Yoga teacher training gave me a clear mission, eliminated any food prep or thinking of food, and surrounded me with great people. I was doing exactly what I wanted to do at that time. My brain was clear and focused at the task at hand.

Back in college, I ate whatever the caf fed me. And.. I felt great! I was surrounded by great people, had a clear mission, and was working towards it everyday just like in teacher training. Food didn’t seem to matter.

5 Day Fast

Blood sugar and Ketones on day 5. Lost about 8–10 lbs.

Fast forward to writing this blog (a few weeks later). I’m 4 days and 18 hours in to a 5 day fast. The first couple of days were tough. I had chores to do, bills to pay, invoices to write. I felt slow, hungry, and bummed out. On day 4, I did things I like to do, like paddleboard, surf, play chess, and catch up with friends. I had energy on day 4, because I was doing things that I like and make me feel good. Would the first few days have been easier if I was doing fun things? Maybe.

Yes, not eating is brutal. Apparantly, it’s also very healing. I went through periods of cravings. Sometimes I’d stand up and feel like blacking out. I supplemented magnesium and pink Himalayan salt which seemed to help.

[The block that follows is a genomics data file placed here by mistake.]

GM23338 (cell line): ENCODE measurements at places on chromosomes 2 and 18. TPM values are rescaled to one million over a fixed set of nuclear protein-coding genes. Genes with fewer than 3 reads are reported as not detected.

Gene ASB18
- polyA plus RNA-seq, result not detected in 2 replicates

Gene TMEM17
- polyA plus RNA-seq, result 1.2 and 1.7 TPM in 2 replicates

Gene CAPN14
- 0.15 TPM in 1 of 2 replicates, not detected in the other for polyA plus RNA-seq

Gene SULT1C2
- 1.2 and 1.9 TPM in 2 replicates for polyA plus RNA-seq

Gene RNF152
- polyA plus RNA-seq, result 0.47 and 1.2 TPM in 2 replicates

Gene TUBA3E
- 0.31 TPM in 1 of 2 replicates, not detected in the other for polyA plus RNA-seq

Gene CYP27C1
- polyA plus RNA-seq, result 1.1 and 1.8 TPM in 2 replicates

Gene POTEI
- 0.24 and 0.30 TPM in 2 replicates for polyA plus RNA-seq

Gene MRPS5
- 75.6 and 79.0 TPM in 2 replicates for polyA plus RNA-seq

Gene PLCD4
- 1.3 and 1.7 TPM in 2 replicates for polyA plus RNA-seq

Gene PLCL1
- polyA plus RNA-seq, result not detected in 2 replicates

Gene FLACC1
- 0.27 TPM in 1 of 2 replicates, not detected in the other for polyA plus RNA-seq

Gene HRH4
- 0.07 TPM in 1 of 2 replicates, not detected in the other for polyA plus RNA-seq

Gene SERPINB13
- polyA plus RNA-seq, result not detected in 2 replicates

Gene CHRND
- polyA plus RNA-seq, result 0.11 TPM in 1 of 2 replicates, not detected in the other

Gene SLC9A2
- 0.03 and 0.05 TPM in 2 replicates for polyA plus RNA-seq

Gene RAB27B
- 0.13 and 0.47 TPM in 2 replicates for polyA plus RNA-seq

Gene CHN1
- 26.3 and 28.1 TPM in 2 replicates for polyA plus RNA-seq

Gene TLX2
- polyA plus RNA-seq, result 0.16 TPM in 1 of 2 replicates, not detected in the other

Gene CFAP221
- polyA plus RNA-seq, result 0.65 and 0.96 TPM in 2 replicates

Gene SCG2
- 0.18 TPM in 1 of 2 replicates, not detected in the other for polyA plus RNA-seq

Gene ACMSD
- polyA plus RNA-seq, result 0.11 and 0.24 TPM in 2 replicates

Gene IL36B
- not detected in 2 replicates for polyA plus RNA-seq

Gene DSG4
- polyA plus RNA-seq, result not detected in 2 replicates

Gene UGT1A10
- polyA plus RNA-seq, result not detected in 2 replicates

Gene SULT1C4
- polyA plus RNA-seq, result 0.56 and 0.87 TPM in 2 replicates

“Avoidance of boredom is the only worthy mode of action. Life otherwise is not worth living”. — Nassim Taleb This quote lives rent free in my head since I read it. It strikes a chord within me. How much of our lives are spent doing things that outside sources prescribe us? I got bored and decided not to eat for 5 days.

Living a prescribed, reactionary, defensive life bogs us down and detours us from doing what we find interesting, fun, and worth doing. Yes, rent needs to be paid and so does the tax man (something I’ve struggled with). But we are animals at our core. We are survivors. We can eat plants to survive or animals to thrive;). We can even go 40 days without food like Mr. Jesus.